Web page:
If you wonder why media outlets report abortion debate stories the way they do it is helpful to look at the different stylebooks referenced by and guidance provided to journalists.

My oldest daughter gave me the latest Associated Press Stylebook as a gift for my birthday. It is a helpful reference (the last time I owned one was when I studied journalism at Drake University) and I’ve adapted some of my writing to it in terms of state abbreviations, datelines, political titles, etc. In terms of grammar and style, I consult it frequently.

I don’t utilize it in every instance however.

The AP Stylebook says this about abortion: “Use the modifiers anti-abortion or abortion-rights; don’t use pro-life, pro-choice or pro-abortion unless they are in quotes or proper names. Avoid abortionist, which connotes a person who performs clandestine abortions.”

They give the following guidance for embryo, fetus, unborn baby, and unborn child as seen below.

While the terms are essentially interchangeable in many common uses, each has become politicized by the abortion debate even in uses not involving abortion. Anti-abortion advocates say fetus devalues a human life, abortion-rights supporters argue unborn child or baby equate termination of a pregnancy with murder by emphasizing a fetus’s humanity.

Write clearly and sensitively, using any of the terms when appropriate.

Fetus, which refers to the stage in human development from the eighth week of pregnancy to birth, is preferred in many cases, including almost all scientific and medical uses: The virus can be disastrous to a fetus. The lawsuit alleges harm to a fetus that prosecutors claim was viable. The research conducted on fetal tissue.

In scientific uses referring to the first seven weeks of human development after conception, use embryo.

The context or tone of a story can allow for unborn baby or child in cases where fetus could seem clinical or cold: Weiss said her love for her unborn baby was the strongest feeling she had ever felt. The expectant mother lost her baby in the seventh month of pregnancy.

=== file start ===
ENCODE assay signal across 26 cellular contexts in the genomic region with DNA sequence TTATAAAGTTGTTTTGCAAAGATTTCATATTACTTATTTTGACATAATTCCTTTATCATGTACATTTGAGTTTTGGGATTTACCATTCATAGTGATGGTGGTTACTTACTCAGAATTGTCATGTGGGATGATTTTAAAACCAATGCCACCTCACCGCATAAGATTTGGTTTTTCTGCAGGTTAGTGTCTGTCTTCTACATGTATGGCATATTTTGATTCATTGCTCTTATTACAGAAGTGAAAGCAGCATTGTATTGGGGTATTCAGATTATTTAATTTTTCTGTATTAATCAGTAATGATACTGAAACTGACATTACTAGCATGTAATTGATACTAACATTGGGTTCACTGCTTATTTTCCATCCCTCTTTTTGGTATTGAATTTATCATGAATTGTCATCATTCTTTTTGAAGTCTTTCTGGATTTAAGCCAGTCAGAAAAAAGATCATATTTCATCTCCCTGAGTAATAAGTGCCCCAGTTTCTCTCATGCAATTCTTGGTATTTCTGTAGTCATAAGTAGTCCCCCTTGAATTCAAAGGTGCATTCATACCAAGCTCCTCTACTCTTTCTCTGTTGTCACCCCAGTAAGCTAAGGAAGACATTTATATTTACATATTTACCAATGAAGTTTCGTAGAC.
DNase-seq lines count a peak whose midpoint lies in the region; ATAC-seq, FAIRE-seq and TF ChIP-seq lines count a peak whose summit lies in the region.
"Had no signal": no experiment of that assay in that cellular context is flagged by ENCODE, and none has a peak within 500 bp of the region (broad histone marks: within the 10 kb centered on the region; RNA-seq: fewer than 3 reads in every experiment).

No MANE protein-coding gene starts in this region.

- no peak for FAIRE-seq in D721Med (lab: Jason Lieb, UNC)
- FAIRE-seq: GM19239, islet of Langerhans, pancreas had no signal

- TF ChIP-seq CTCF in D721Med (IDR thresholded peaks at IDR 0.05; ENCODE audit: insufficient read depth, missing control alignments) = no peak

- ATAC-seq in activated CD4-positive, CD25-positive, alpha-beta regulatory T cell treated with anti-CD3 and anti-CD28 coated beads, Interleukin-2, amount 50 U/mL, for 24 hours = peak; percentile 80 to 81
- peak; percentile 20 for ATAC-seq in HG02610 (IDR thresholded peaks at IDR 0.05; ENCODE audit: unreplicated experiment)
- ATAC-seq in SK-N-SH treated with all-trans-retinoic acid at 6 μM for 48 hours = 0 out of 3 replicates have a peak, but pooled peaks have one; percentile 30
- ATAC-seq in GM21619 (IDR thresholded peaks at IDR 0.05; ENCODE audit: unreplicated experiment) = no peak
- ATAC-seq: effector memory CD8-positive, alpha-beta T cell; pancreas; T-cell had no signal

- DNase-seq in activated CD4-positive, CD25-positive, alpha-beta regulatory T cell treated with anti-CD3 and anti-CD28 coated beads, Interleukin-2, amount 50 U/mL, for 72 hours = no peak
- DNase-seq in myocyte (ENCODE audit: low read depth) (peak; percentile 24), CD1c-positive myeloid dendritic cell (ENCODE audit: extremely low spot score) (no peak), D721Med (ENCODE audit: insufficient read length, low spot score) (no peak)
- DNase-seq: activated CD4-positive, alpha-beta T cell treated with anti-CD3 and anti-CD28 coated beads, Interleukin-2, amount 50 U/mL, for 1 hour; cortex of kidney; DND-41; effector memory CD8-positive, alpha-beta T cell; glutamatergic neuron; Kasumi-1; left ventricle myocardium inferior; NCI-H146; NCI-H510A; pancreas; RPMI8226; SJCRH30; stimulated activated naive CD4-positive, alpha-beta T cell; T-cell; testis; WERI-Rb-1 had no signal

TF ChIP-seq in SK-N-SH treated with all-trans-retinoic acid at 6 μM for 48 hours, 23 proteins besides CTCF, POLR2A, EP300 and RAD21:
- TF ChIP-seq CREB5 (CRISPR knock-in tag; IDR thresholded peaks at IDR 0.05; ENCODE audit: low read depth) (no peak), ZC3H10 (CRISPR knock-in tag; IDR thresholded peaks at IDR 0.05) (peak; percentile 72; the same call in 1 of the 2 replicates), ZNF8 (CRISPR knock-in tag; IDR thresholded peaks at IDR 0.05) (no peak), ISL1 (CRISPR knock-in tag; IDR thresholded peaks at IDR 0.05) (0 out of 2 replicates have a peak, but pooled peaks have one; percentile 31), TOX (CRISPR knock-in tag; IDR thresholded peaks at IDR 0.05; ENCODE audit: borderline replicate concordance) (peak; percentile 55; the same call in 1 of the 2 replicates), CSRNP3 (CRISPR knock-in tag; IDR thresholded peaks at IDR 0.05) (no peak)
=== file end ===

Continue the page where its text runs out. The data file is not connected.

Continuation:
From the perspective of trying to be an unbiased reporter of a particular story on the abortion debate I can understand not using the phrase “pro-life” because the converse of that is “pro-death.” Also, “pro-choice” is inappropriate as those who are against abortion also believe in options.

The converse of being “anti-abortion” is being “pro-abortion.” Yes, I know some people state that they are for “abortion rights,” but personally against abortion (which I believe is a worthless position). The way the AP handles this casts those who are against abortion in a negative light while those who favor abortion sound like they are fighting for liberty instead of defending the ability of mothers to intentionally end the life of a human being inside the womb. Anyway, this leans toward the side of those who support abortion. Frankly, I think using the terms “abortion opponents” and “abortion supporters” is probably about as neutral as one can get.

In terms of whether a reporter uses embryo, fetus, unborn baby, or unborn child tilts toward those who support abortion as fetus “is preferred in many cases.”

NPR, in their on-air guidance, blatantly favors abortion supporters.

The term “unborn” implies that there is a baby inside a pregnant woman, not a fetus. Babies are not babies until they are born. They’re fetuses. Incorrectly calling a fetus a “baby” or “the unborn” is part of the strategy used by antiabortion groups to shift language/legality/public opinion. Use “unborn” only when referring to the title of the bill (and after President Bush signs it, the Unborn Victims of Violence Law). Or qualify the use of “unborn” by saying “what anti-abortion groups call the ‘unborn’ victims of violence.” The most neutral language to refer to the death of a fetus during a crime is “fetal homicide.”

ThisĀ advice is bad journalism, and it is bad science. While it is not wrong to use the word fetus, I do from time to time, especially when distinguishing between developmental stages or referring to “fetal homicide” laws or “fetal tissue.” It is not incorrect to call a human being who is not yet born “unborn” or even “preborn.” An insistence that reporters do not use the term “unborn” demonstrates bias. Saying a baby who is not born is not a baby is ludicrous. In keeping with developmental stages after a human being is born, they are an “infant” and then a “toddler.” I’d love to see NPR correct an OB/GYN who refers to the baby a mother is carrying. No mother, no doctor, talks about the baby as a fetus.

The AP’s insistence that we not call someone who performs abortions an “abortionist” is silly. That is what they are. All it connotes is a person who performs abortions.

NPR’s guidance, again, is even worse:

NPR doesn’t use the term “abortion clinics.” We say instead, “medical or health clinics that perform abortions.” The point is to not to use abortion before the word clinic. The clinics perform other procedures and not just abortions.

Do not refer to murdered Dr George Tiller as an “Abortion Doctor.” Instead we should say Tiller operated a clinic where abortions are performed. We can also make reference to the fact that Tiller was a doctor who performedĀ late abortions.

The fact is this: the media has followed the lead of abortion advocacy groups in sanitizing the language of abortion to shape public opinion.

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